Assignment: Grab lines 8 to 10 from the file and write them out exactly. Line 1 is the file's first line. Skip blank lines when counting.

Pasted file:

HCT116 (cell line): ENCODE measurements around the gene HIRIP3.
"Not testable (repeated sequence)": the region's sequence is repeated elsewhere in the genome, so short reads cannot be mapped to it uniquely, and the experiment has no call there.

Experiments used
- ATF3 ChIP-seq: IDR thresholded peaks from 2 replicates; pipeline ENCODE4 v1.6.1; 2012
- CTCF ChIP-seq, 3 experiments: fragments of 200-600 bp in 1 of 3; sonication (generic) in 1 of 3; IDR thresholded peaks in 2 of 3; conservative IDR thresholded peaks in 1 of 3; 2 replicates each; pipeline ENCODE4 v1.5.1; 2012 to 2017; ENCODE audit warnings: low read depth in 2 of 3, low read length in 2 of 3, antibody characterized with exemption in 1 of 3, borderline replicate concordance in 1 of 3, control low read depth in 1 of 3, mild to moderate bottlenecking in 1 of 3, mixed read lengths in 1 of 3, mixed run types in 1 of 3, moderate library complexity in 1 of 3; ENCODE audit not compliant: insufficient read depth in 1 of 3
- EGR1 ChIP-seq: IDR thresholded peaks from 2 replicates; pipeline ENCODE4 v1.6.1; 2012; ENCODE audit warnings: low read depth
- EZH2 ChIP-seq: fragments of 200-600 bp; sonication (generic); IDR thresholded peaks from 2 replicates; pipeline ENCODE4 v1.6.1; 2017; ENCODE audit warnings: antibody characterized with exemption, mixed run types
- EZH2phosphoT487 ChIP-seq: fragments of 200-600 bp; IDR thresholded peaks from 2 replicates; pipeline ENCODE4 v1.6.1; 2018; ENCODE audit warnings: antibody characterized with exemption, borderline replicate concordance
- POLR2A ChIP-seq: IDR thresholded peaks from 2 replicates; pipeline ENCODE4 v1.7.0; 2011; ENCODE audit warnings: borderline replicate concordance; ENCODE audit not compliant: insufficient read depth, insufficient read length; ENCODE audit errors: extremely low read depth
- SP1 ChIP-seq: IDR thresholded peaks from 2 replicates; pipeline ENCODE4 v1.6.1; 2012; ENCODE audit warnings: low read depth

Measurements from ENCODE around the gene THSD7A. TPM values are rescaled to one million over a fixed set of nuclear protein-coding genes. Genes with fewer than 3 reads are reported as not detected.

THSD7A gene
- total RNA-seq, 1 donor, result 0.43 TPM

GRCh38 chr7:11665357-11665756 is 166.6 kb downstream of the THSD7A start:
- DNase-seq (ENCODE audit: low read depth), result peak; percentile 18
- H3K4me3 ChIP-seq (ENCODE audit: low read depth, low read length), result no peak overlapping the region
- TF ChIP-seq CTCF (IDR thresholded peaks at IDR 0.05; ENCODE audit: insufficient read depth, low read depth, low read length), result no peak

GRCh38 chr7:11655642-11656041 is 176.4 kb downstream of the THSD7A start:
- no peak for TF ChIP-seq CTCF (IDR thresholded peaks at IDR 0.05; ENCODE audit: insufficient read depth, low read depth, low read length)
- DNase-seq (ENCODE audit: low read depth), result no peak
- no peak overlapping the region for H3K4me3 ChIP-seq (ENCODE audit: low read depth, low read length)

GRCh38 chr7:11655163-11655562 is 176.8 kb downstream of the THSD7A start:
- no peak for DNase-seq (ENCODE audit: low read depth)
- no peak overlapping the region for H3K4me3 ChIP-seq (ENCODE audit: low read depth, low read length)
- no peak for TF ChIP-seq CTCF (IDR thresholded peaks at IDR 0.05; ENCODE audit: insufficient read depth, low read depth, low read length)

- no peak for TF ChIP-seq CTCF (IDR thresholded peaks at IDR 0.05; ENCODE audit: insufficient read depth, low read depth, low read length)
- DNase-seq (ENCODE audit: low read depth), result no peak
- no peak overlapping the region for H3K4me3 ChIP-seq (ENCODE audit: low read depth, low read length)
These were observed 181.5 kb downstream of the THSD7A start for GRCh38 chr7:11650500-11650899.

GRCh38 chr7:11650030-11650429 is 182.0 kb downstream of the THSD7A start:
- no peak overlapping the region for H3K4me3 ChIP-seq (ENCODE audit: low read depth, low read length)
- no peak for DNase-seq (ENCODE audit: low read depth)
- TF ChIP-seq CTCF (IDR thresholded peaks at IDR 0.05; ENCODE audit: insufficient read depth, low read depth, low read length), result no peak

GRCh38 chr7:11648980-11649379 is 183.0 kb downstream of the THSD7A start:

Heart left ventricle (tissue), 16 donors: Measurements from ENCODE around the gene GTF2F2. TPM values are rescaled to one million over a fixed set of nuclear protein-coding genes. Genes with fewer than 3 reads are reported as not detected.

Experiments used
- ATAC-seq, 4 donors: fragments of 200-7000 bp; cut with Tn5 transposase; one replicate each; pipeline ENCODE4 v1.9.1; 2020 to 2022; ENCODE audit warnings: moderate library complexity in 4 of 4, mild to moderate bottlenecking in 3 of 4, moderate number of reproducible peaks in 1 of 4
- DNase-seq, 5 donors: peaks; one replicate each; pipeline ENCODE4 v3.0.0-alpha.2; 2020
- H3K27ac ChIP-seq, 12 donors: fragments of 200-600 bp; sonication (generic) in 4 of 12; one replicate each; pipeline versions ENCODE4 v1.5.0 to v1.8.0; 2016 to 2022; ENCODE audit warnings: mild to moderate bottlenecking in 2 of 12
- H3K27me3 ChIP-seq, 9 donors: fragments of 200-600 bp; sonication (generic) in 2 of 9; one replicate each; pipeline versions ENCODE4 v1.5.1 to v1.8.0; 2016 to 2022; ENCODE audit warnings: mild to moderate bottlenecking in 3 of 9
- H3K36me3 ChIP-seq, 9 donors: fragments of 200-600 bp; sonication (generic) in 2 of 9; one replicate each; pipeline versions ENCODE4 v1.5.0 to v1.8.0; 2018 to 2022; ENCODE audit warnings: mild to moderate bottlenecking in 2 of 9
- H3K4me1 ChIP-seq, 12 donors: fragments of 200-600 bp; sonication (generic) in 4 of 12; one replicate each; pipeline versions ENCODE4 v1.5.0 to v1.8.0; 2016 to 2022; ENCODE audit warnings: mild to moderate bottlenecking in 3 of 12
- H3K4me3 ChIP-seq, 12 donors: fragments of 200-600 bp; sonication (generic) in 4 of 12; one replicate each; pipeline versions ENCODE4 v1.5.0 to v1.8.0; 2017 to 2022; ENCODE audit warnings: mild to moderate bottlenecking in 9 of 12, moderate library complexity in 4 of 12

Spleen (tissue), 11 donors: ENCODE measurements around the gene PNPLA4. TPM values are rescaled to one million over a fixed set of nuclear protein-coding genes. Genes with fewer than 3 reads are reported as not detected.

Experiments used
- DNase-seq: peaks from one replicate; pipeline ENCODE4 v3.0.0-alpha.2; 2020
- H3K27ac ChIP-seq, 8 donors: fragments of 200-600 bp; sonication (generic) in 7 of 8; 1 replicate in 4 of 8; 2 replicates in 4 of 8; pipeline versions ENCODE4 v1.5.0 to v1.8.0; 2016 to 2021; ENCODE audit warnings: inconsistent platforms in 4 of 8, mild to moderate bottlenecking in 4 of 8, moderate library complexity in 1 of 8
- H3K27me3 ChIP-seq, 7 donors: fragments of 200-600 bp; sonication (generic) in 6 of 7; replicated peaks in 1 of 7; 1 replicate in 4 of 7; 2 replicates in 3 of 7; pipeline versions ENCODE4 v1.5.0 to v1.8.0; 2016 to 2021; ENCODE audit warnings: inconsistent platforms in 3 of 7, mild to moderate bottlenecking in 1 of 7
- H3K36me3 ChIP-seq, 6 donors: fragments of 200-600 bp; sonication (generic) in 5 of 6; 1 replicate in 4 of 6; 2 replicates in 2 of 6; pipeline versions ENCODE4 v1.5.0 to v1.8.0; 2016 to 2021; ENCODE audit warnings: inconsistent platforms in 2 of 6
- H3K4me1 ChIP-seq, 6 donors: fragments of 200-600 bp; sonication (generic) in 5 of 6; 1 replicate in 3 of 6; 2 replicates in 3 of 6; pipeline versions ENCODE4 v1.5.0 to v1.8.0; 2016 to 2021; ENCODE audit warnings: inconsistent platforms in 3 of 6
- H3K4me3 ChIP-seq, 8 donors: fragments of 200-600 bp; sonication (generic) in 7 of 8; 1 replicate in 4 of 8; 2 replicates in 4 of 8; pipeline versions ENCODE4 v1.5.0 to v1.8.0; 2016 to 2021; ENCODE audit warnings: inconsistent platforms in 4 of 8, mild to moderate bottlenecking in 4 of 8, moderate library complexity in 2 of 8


- EZH2phosphoT487 ChIP-seq: fragments of 200-600 bp; IDR thresholded peaks from 2 replicates; pipeline ENCODE4 v1.6.1; 2018; ENCODE audit warnings: antibody characterized with exemption, borderline replicate concordance
- POLR2A ChIP-seq: IDR thresholded peaks from 2 replicates; pipeline ENCODE4 v1.7.0; 2011; ENCODE audit warnings: borderline replicate concordance; ENCODE audit not compliant: insufficient read depth, insufficient read length; ENCODE audit errors: extremely low read depth
- SP1 ChIP-seq: IDR thresholded peaks from 2 replicates; pipeline ENCODE4 v1.6.1; 2012; ENCODE audit warnings: low read depth